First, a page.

Lesson 5. Re-branding Yourself or Others: Find network associates and interconnect

How to brand yourself or others with your blog content.This was one of the funniest scenes I’d encountered when I was researching some Internet scammers. Not only did they not bother to actively defend their logos and phrases as trademarks and service marks, but due to their misuse of social media I was able to find out how to re-associate their brand with other meaning.

Now this isn’t new. It was originally called “Google bombing”, where you get a bunch of people to all link a particular phrase to an individual. During the 2008 campaign, waffles were associated with John Kerry’s campaign. Search for waffles during that campaign and you’d find out about John Kerry.

How search engines figure out what you’re talking about
There are about 6 or 7 different things Google and most search engines use to determine what a page means (here’s your short lesson in SEO and getting your page on top of the standings):

  1. Title of the page (what shows up in the browser at the top of your screen)

  2. Headings of the page (large sized text)

  3. Bold (strong) and Italic (emphasized) terms on the page

  4. Synonymic content of the page – what words are associated with what your page title contains

  5. Words used in your link to this post

  6. What words people use to link to your post.

  7. What words are used by people on the page that links to your post.

There used to be this incredible emphasis on incoming links – getting a lot of people to link to your site. However, this has changed over the past couple of years. Now it’s also how they "vote" on your site. And what they are talking about on that page that links to your site.  Relevance counts in Search Engine Optimization – big time.

So it’s not enough to have Digg link to your site.  If enough people come along and “bury” your post there, then Google is going to devalue that link. Same thing with Stumbleupon and the half-dozen decent article directories. If there is a vote function, then Google takes this into as much or more account than just the fact of someone linking there.  That’s the 7th point – how people vote on what you wrote.

This brings up communities.
In every single part of the Internet, there are communities surrounding every single blog or site.  This isn’t understood by the majority of Internet marketers and scammers are completely blind to this. Historically, this is the way societies function. Even hermits had small communities of people who knew they existed and shared data about them. No person is an island – we are all near to others and interconnect on various levels with others.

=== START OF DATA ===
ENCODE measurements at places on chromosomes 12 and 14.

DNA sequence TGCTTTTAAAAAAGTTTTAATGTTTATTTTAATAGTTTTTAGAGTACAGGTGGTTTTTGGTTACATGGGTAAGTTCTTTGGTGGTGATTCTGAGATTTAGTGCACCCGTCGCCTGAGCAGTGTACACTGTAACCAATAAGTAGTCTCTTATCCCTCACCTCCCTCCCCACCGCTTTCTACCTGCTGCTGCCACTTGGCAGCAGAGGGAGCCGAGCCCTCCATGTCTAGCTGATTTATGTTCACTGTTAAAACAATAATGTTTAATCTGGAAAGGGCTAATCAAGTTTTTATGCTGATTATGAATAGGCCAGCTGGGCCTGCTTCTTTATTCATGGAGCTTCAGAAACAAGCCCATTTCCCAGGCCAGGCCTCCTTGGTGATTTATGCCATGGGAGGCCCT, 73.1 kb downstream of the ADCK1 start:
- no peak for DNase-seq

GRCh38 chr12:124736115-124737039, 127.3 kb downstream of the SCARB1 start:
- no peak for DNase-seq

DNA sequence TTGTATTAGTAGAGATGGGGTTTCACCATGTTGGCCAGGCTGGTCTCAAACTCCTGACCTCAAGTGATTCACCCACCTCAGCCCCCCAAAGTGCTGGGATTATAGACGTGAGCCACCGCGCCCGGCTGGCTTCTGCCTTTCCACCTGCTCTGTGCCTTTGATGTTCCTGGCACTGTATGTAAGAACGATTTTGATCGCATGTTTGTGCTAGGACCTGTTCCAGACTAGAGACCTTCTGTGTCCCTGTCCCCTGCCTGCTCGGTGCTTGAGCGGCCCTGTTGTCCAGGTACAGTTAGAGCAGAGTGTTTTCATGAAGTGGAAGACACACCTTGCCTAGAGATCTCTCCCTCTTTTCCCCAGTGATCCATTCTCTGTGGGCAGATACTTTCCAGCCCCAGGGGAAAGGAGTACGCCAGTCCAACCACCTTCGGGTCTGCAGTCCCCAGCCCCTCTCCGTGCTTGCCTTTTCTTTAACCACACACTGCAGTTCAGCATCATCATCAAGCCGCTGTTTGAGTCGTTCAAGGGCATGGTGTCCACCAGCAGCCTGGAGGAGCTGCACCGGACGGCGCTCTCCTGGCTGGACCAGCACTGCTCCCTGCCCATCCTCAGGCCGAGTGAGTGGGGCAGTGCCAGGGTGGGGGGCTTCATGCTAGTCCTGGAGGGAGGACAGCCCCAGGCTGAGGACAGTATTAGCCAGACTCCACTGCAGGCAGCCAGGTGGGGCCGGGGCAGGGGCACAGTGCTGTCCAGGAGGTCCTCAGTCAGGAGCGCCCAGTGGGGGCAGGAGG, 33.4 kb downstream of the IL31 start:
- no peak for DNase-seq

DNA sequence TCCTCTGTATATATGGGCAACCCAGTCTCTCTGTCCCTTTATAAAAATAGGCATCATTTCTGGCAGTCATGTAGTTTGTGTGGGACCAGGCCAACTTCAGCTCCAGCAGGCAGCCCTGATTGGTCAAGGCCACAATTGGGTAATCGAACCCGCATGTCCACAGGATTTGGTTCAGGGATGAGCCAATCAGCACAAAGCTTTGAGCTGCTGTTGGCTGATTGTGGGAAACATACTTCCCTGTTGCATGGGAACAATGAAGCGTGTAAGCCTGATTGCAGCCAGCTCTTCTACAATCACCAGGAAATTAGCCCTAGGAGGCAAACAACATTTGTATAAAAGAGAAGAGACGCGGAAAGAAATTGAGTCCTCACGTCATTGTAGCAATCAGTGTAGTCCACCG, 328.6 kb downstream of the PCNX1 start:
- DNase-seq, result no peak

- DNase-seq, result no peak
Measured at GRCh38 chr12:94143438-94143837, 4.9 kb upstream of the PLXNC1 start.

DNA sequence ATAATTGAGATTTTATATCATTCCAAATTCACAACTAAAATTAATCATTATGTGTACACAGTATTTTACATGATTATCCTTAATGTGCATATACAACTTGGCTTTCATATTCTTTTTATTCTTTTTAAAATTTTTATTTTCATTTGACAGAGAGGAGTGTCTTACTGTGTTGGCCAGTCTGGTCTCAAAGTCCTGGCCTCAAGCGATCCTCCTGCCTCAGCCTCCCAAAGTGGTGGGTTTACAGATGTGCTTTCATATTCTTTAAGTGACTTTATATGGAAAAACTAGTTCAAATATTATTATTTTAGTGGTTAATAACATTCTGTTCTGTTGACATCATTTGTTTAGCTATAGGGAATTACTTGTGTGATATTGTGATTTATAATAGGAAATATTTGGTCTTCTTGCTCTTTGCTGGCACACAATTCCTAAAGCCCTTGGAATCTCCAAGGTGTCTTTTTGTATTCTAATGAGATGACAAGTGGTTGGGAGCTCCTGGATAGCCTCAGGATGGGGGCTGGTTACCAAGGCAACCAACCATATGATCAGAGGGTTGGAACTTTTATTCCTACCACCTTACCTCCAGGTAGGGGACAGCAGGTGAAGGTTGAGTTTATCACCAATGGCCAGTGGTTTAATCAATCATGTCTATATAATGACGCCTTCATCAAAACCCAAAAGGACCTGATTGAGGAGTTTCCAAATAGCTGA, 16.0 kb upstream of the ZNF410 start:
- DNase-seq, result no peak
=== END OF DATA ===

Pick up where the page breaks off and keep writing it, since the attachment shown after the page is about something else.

While scammers want to be associated with “making money”, “online education”, and “financial success”, what quickly happens is that communities of dissatisfied customers start forming at various forums where they all post their complaints. And this goes to the old rule that when a person is happy with a product they tell 4 others, while where a person is dissatisfied, they tell 10.

I"ve seen this happen to scammers and anyone with a shoddy product.  At first, they had all the top spots for their brand name covered with glorious reviews (mostly from affiliate sales sites or their own remote blogs). But within a few months, four of the top five spots were complaint forums and boards. This was the social-media community effect.

And when this happens to a company, they lose sales. When people start researching on the Internet, they find out that the company is a scam and so they won’t conclude the sale. And if they find out the next day or so, they are able to get an immediate refund. Which is why these scammers pressure you to buy right then. They know you have a chance to back out and you will. This is also why they have a 3-day recission, due to shady used-car salesmen. If they find out within a month or maybe 2, consumers can usually still get a charge-back – where the credit card company takes it directly out of that company's bank account and tells them after the fact.